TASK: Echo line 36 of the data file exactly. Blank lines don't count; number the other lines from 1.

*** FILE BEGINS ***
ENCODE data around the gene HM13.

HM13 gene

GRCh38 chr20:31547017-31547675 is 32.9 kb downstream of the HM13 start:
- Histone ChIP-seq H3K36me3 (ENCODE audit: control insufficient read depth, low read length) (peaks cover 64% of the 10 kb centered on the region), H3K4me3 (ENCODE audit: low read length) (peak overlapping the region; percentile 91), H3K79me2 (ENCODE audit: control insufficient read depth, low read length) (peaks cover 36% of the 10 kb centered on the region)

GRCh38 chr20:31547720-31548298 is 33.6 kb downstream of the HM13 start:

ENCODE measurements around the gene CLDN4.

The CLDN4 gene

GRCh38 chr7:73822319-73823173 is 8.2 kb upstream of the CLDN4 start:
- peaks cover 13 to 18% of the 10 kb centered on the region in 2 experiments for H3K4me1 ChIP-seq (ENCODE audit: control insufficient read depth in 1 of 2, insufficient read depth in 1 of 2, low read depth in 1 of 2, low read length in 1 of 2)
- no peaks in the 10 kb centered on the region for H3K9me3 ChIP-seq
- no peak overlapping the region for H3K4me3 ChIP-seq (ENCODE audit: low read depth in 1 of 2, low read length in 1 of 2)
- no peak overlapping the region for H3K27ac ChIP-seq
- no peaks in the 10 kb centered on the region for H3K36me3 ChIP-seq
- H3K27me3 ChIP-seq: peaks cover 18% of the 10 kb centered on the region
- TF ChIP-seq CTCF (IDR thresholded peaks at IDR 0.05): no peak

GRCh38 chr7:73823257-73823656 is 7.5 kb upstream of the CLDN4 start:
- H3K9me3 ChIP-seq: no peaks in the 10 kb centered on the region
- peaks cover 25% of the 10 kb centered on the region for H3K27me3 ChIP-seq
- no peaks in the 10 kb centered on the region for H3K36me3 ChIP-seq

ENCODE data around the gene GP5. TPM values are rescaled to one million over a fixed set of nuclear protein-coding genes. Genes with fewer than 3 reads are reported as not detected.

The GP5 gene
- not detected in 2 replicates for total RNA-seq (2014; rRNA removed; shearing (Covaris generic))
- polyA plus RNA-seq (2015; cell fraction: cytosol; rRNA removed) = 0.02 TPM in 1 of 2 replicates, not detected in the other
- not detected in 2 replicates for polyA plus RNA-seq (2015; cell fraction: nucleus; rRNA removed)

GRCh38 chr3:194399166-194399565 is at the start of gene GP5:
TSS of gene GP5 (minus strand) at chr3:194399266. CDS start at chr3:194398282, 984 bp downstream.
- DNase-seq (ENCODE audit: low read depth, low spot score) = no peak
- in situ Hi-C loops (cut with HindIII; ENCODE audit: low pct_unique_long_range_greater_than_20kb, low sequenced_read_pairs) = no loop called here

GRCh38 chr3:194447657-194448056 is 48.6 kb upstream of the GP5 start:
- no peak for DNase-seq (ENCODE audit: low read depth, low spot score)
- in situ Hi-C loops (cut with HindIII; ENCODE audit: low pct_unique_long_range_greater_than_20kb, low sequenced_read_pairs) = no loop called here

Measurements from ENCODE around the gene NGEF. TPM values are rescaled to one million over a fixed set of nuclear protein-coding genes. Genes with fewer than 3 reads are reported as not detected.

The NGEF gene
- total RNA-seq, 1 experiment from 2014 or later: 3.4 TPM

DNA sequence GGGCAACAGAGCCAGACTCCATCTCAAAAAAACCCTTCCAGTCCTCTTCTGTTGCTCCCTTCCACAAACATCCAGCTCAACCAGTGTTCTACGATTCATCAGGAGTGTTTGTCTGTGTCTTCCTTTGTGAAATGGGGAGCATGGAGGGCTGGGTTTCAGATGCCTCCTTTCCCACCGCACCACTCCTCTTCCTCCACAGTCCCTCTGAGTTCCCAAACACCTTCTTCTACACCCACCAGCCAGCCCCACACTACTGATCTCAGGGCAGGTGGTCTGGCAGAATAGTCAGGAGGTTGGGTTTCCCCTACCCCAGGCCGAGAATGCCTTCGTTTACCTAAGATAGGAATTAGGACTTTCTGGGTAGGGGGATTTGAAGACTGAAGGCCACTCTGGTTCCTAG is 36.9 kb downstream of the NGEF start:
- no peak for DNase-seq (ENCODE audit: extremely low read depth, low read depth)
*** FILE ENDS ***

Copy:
- no peak for DNase-seq (ENCODE audit: extremely low read depth, low read depth)